I've read other sources that said that gold (PM?) cycles tend to be long-lasting (years at a time)...

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Re: Gold bubble?

I don't think gold is necessarily in a bubble right now.

What is a bubble?  A bubble is when people are purchasing something solely for the purpose of speculation (no intention to hold it long term - rather to buy now in order to sell later for a profit) because they believe the value of it will go up more than the value of the dollar.  I have purchased gold becuase I see it as a store of value because the government can't counterfit and debase it.  Other commodities, like Oil, are also a store of value except they aren't accepted as money.  But gold, I can directly spend it or exchange it for dollars so I can go spend the dollars.

In my opinion, the US dollar is no longer a storage of wealth or labor.  Not since Bernanke's printing press has been running overtime since September 2008. It's been running since before 1971 but now the "easy button" is stuck in print mode.

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Re: Gold bubble?

Granted, this is just one economist's opinion. But the credit, or should I say, the lack of credit really makes me question the bubble issue. I remember in the dot Com era people taking out second mortgages to invest in dot com stocks. I remember in the housing market the first buyers came to our door with a 20% down payment. Wow. As I was signing the contract we noticed this was an 80/20 financing and it took me several minutes to understand that we were in a new paradime and 80/20 was no money down 100% financing.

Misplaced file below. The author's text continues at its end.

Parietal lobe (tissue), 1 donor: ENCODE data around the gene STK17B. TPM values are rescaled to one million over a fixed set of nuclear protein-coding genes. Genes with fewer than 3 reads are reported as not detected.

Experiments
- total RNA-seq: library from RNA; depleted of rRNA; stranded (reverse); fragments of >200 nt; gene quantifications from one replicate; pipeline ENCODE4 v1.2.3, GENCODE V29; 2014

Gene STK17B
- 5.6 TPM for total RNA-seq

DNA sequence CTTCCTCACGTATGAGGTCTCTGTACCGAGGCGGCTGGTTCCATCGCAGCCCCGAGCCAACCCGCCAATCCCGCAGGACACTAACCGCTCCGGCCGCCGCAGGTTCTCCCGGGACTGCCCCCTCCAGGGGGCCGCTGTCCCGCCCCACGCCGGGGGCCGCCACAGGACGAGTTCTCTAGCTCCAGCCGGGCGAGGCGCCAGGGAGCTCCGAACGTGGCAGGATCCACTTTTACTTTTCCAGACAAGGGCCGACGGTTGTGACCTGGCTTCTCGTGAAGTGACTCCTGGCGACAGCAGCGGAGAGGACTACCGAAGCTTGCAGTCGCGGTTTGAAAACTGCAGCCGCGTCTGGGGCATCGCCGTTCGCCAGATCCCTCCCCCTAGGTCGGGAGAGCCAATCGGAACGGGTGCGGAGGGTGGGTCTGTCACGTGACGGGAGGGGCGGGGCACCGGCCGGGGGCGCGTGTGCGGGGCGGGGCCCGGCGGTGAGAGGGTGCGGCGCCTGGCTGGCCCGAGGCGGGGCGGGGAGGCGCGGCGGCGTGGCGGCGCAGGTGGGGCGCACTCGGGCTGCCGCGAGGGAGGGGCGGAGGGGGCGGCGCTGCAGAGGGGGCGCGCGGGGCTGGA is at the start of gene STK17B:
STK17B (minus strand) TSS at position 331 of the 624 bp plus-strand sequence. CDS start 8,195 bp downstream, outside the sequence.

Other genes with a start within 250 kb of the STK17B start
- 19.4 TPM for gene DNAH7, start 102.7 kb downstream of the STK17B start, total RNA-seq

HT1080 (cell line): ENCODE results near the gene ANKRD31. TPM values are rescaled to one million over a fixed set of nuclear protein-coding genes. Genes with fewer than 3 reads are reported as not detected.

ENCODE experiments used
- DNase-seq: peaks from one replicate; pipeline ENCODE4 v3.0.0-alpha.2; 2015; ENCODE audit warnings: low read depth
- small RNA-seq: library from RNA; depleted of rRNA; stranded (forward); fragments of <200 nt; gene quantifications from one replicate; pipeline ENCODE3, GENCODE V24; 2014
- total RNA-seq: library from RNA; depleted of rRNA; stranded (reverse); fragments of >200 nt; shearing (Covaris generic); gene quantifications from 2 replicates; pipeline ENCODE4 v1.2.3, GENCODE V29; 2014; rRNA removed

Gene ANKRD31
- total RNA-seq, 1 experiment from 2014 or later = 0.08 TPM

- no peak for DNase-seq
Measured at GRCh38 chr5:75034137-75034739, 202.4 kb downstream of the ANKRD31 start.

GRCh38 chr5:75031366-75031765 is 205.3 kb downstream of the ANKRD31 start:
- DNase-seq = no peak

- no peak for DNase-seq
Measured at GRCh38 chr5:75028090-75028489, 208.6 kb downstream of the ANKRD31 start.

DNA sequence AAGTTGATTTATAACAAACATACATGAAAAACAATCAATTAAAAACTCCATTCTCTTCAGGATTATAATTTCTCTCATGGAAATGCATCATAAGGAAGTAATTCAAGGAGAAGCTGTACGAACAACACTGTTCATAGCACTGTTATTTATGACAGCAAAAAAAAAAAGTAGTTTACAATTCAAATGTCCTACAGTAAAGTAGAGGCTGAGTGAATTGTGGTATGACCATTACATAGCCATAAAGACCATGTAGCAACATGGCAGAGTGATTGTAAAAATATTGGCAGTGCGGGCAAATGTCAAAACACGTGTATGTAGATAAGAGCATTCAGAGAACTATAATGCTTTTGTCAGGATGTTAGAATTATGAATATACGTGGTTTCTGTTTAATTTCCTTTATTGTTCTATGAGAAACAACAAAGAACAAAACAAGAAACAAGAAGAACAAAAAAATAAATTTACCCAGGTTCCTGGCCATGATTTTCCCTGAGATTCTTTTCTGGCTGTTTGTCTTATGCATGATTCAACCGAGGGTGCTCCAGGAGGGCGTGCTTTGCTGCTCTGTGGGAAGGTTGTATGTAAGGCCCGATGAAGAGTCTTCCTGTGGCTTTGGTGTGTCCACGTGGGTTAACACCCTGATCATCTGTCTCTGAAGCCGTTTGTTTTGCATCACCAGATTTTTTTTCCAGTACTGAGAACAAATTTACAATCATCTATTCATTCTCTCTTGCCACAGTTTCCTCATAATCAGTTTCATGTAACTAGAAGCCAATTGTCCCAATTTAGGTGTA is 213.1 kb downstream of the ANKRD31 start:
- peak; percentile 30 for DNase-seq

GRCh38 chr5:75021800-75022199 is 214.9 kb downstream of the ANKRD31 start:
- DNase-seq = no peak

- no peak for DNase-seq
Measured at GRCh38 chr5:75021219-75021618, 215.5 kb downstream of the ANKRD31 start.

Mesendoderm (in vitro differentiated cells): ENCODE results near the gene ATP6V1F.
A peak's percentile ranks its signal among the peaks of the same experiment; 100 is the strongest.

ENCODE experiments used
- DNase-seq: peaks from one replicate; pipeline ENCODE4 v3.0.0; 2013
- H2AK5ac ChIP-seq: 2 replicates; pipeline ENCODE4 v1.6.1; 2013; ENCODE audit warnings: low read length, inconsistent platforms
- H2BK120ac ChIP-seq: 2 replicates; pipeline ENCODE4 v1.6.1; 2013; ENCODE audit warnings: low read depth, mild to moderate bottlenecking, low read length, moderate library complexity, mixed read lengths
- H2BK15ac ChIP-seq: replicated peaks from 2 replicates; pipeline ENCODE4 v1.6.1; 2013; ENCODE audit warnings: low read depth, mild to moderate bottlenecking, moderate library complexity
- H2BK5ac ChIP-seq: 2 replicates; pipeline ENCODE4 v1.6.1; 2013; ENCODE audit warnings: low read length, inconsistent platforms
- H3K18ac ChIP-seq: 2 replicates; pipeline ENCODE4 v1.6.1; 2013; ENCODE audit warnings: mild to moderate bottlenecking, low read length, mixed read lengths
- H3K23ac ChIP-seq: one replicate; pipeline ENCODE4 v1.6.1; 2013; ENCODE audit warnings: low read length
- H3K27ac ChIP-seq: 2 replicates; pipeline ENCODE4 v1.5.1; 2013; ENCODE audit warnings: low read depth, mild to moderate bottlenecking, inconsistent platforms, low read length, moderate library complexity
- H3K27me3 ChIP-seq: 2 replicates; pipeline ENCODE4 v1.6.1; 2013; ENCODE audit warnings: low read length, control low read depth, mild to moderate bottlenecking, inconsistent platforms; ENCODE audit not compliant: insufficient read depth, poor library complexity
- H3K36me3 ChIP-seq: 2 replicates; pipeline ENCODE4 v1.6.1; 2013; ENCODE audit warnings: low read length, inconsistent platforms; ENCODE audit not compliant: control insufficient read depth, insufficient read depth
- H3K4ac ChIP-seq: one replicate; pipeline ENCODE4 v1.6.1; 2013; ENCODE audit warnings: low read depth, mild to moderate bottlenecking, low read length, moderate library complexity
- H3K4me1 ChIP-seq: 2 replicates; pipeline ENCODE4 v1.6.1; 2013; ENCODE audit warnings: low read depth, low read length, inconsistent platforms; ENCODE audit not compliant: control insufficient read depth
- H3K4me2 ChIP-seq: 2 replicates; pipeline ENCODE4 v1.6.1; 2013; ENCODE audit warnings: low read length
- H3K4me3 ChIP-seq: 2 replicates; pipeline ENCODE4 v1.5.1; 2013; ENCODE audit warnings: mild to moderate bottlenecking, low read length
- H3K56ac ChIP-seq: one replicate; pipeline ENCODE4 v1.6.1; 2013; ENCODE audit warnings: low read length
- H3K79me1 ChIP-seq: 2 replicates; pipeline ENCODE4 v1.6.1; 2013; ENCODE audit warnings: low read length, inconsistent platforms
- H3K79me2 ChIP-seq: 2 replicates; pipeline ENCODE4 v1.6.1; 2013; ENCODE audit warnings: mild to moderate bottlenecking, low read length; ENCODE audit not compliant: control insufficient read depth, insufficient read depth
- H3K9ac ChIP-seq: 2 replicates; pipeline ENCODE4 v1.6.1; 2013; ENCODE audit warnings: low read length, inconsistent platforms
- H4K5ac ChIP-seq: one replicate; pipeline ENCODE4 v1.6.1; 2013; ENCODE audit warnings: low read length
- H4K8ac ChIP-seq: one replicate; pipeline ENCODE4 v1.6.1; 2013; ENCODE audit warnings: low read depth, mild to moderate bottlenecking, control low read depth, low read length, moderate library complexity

What I'm saying is I think gold is now going up because some investors might move their money from say the Zloty to the USD http://www.fxware.com/forex-currency/fx_chart.asp?f=USD&t=PLN&d=p&l=en and a small percentage may so no, I'm buying gold or silver instead. Right now I think the USD just appears to be the least ugly date. IMHO I think that will be changing.

 Stage three – Easy Credit

Increasing prices are not enough for a bubble. Every financial crisis needs rocket fuel and there is only one thing that this rocket burns - cheap credit. Without it, there can be no speculation. Without it, the consequences of the displacement peter out and the sector returns to normal.When a bubble starts, the market is invaded by outsiders. Without cheap credit, the outsiders can’t join in.